Politics is about addition — not subtraction, and not division. If the Republican Party doesn’t realize this, we risk alienating an entire generation of new voters. Voters we desperately need.
In response to the massacre at Pulse nightclub in Orlando; the deaths of Alton Sterling in Louisiana and Philando Castile in Minnesota; and the deaths of five police officers in Dallas, Men of All Colors Together-Philadelphia felt compelled to release our thoughts on these tragedies that affected all Americans: gay or straight; black, white or Latino; police or non-police.
On Sunday, Philly Pride was aware of the unfolding of events in Orlando, but certainly none of the specifics. Our volunteers and coordinators were on the street as early as 5:30 a.m. and continued our PrideDay parade and festival with an overwhelming presence from the Philadelphia Police Department, unaware of the grisly details that would emerge over the next several days.
Last week, in response to a derisory letter from the board of the Liberty City Democratic Club (LCDC), a meandering change.org petition concocted by one of said board members that garnered only 350 signatures, and the divisive rhetoric of fringe activists, the Philadelphia chapter of the Gay Officer Action League (GOAL) nobly removed themselves from serving as Grand Marshals of this year’s Pride parade. As much as their withdrawal reflected GOAL’s standing as understanding and responsive member of Philadelphia’s LGBTQ community, their decision was also a disappointment for many.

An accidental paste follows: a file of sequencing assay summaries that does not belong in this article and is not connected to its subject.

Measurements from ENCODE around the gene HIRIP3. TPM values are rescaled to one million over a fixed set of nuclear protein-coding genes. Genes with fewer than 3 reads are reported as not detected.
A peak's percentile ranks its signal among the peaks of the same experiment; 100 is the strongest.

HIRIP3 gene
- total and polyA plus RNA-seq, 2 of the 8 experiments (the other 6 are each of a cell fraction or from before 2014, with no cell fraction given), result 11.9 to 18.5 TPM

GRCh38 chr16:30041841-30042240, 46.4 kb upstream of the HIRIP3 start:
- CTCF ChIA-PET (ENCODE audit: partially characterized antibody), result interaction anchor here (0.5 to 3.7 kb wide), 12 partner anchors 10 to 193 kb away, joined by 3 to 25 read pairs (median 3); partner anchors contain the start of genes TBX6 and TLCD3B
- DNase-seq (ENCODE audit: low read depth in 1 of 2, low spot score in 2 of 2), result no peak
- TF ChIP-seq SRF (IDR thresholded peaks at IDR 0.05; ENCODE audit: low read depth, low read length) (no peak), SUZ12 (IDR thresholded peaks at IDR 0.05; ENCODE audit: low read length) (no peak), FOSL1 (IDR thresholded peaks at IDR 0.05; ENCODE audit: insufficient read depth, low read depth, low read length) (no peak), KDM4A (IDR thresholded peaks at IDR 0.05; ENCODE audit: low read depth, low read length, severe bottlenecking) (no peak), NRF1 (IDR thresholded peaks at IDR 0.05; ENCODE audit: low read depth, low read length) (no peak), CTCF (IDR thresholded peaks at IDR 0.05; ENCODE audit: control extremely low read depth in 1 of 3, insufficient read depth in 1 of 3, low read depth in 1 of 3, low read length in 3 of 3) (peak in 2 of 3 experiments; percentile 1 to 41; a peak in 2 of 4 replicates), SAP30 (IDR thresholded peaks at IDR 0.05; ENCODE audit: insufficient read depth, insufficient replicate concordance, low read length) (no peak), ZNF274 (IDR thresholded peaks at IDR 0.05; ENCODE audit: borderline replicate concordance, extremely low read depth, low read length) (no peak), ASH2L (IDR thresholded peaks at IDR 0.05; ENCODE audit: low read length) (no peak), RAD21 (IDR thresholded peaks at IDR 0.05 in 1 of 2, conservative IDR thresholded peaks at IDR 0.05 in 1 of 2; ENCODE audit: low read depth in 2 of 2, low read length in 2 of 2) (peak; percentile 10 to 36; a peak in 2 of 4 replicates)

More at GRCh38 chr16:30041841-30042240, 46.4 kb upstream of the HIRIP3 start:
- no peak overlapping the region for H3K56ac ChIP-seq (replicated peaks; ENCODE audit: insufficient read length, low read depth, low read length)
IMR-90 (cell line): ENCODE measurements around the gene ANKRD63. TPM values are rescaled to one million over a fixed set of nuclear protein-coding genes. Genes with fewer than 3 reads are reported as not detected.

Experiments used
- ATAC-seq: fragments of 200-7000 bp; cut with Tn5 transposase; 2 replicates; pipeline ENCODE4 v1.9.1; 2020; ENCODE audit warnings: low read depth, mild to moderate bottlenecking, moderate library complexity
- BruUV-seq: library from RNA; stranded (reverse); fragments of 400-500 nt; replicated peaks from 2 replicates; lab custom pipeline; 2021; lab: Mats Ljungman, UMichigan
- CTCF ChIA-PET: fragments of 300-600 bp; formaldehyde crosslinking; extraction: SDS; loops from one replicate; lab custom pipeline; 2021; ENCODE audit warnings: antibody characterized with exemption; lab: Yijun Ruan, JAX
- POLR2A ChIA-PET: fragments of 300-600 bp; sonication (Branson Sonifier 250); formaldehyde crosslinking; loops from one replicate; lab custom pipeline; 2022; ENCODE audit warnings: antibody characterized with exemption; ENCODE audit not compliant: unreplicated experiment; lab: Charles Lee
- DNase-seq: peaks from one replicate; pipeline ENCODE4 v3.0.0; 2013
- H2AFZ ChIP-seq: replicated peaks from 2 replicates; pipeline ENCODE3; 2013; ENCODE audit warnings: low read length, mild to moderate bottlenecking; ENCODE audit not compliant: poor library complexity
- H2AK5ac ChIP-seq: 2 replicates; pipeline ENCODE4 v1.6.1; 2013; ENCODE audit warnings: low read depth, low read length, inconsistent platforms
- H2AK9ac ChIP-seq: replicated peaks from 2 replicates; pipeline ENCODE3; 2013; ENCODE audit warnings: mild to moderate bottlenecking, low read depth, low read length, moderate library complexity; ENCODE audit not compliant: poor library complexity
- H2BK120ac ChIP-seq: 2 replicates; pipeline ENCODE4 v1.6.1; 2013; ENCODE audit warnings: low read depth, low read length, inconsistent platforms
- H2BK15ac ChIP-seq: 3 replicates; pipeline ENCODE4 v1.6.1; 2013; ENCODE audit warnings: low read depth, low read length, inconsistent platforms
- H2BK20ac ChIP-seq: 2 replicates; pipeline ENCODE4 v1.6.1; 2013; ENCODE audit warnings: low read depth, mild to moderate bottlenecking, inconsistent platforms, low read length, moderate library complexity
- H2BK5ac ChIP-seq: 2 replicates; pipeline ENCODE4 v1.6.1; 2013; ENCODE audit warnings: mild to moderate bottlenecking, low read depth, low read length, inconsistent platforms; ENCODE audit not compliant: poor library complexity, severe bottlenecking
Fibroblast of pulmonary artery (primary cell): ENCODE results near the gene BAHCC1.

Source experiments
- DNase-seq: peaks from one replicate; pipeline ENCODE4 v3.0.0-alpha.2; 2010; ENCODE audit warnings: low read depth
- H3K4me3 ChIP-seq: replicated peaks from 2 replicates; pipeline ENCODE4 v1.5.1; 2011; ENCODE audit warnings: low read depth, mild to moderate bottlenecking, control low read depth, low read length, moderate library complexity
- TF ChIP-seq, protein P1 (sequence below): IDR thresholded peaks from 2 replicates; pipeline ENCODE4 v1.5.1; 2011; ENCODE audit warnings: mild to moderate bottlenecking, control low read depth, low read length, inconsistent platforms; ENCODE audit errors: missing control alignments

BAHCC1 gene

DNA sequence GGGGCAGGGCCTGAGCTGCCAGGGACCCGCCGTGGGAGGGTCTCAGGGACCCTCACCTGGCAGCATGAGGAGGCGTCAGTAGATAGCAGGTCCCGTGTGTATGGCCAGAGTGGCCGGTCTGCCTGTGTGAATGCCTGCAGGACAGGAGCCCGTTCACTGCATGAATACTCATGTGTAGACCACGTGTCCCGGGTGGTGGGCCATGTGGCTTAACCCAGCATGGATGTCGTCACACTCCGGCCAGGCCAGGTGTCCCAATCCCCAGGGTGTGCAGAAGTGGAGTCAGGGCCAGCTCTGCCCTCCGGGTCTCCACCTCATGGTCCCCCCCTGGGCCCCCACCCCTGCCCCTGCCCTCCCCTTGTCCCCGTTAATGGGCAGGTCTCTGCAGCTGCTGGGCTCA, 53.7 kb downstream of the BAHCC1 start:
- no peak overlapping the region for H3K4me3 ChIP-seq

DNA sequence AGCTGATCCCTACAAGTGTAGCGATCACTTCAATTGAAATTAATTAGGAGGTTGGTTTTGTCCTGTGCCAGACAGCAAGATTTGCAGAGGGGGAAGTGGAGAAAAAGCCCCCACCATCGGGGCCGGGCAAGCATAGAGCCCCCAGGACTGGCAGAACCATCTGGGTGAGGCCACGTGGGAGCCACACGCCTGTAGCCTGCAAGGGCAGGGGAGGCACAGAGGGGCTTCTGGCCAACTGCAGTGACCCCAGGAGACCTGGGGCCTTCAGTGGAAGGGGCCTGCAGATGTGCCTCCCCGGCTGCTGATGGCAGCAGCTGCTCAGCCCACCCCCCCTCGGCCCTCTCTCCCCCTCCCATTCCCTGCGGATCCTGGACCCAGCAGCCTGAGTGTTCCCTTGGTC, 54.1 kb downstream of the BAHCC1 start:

I was appalled and embarrassed to read that activists had bullied our gay and transgender police officers into stepping down from their formal role as grand marshals of Philly Pride. After the Greater Philadelphia Gay Officer Action League was invited to lead the parade, a Change.org petition circulated protesting the “impact” that inviting the group will have on the “accessibility and safety” at Pride — as if the gay and trans cops are going to drop their banners and start bashing skulls. Because we all know that simply being a police officer means you can never be trusted not to commit arbitrary acts of violence. The Liberty City LGBT Democrats piled on: due to the “important conversation” going on about police violence, “the invitation to GOAL sends the wrong message.” I’m sure Liberty City Democrats did feel quite “important” chiming in on this “conversation,” though it’s clear that they’ve drawn a conclusion on the matter far and away from that of most LGBT people in the city — and probably not even representative of most LGBT Democrats, a group of which I am not a part.
Any inmate who has taken a trip to Philadelphia’s State Road House of Corrections knows exactly what the terms “pumpkin patch” or “pumpkin suits” mean: They refer to the orange jumpsuits all inmates are required to wear, and when all of us are gathered together on a cell block, we look like a pumpkin patch. My soul flinches when I hear people talk about the popular Netflix series “Orange is the New Black” because, on the show, prison looks exciting, adventurous and integrated. However, if you ask any African-American who has been to a correctional facility in the United States, orange has always been black.